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Dealing with rights and developments at the margin of classic intellectual property, this fascinating book explores emerging types of regulations and how existing IP regimes inform and influence the judicial and legislative creation of “substitute” IP rights.
The editors have carefully structured the book to ensure that there is a thorough analysis of how commercial values arising at the margins of classic IP rights are regulated. As new regimes of regulations emerge, the question of how existing IP regimes inform and influence the judicial and legislative creation of “substitute” intellectual property rights is explored. By doing this, the contributors interrogate the very boundaries that constitute what IP rights traditionally protect and cover.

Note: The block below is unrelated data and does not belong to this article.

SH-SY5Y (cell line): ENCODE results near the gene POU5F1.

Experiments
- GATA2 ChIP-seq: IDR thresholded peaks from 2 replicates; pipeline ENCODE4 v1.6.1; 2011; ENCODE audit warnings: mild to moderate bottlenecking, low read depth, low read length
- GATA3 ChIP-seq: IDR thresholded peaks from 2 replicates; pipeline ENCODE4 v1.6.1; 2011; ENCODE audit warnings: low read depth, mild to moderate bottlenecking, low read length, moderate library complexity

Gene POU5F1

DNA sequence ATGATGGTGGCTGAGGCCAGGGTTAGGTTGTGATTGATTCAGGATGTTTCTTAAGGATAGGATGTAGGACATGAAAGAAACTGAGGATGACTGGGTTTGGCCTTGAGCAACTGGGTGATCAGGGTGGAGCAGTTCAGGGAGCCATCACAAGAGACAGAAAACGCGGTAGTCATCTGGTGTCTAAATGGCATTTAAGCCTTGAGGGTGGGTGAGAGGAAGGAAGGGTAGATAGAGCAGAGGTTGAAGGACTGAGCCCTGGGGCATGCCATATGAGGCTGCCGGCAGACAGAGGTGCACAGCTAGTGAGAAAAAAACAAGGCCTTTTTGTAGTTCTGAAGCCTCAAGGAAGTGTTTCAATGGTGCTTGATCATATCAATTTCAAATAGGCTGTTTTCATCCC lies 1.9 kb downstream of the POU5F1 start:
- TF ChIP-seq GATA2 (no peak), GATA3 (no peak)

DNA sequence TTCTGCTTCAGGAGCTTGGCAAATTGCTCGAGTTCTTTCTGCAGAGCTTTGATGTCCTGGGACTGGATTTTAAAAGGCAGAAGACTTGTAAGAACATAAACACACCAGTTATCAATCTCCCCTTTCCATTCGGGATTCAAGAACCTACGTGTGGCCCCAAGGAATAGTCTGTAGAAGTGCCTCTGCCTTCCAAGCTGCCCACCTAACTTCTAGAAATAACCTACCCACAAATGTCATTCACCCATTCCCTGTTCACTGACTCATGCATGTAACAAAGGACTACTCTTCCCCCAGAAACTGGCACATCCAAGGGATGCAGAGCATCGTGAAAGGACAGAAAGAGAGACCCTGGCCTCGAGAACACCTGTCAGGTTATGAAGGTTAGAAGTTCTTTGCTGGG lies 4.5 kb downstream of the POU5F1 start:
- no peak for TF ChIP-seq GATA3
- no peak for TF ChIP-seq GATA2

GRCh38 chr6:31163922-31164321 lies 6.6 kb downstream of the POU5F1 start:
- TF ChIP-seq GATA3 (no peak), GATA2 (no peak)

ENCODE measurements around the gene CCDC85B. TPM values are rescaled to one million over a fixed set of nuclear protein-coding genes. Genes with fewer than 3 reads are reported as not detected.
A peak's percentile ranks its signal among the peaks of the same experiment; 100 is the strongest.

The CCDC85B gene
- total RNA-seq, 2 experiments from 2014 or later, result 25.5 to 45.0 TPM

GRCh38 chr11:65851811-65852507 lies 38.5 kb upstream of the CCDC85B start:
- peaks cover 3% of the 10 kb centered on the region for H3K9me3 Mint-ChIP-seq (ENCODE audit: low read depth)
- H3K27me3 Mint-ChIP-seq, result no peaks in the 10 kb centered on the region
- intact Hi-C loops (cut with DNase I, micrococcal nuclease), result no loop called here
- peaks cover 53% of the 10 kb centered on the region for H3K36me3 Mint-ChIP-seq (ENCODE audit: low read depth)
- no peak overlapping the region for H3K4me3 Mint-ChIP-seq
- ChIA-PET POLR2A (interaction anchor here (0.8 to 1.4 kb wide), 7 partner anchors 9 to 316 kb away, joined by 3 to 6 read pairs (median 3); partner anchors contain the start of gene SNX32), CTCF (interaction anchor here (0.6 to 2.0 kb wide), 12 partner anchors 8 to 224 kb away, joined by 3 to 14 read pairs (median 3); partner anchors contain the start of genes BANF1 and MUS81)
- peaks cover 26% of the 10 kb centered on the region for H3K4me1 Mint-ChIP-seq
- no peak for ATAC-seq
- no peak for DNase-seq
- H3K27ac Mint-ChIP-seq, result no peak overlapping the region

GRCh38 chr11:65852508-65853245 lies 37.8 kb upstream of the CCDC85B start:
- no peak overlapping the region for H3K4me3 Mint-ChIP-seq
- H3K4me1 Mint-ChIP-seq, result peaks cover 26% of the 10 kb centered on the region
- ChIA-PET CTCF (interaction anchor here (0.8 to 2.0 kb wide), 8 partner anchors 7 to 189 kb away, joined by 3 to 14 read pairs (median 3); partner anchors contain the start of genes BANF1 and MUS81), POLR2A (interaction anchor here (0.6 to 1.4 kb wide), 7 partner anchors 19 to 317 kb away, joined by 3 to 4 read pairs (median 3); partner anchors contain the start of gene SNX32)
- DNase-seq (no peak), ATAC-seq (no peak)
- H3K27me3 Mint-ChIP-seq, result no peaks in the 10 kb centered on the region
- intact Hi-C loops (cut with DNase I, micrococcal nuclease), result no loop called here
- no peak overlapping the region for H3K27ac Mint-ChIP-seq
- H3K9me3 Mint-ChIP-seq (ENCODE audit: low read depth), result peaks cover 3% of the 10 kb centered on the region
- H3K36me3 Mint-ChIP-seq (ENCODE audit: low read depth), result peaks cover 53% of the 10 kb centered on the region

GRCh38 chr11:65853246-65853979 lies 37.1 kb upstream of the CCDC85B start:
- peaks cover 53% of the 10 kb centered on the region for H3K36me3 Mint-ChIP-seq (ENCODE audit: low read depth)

Should all investments in anything intangible and “intellectual” – such as product shapes, personality, data and organization of an event - be protected as property? Should there be qualitative differences among the types of investments and achievements? These are just some of the interesting questions addressed in this important new book.
Academics, policymakers, lawyers and many others concerned with IP rights, will benefit from the extensive and thoughtful discussion presented in this work.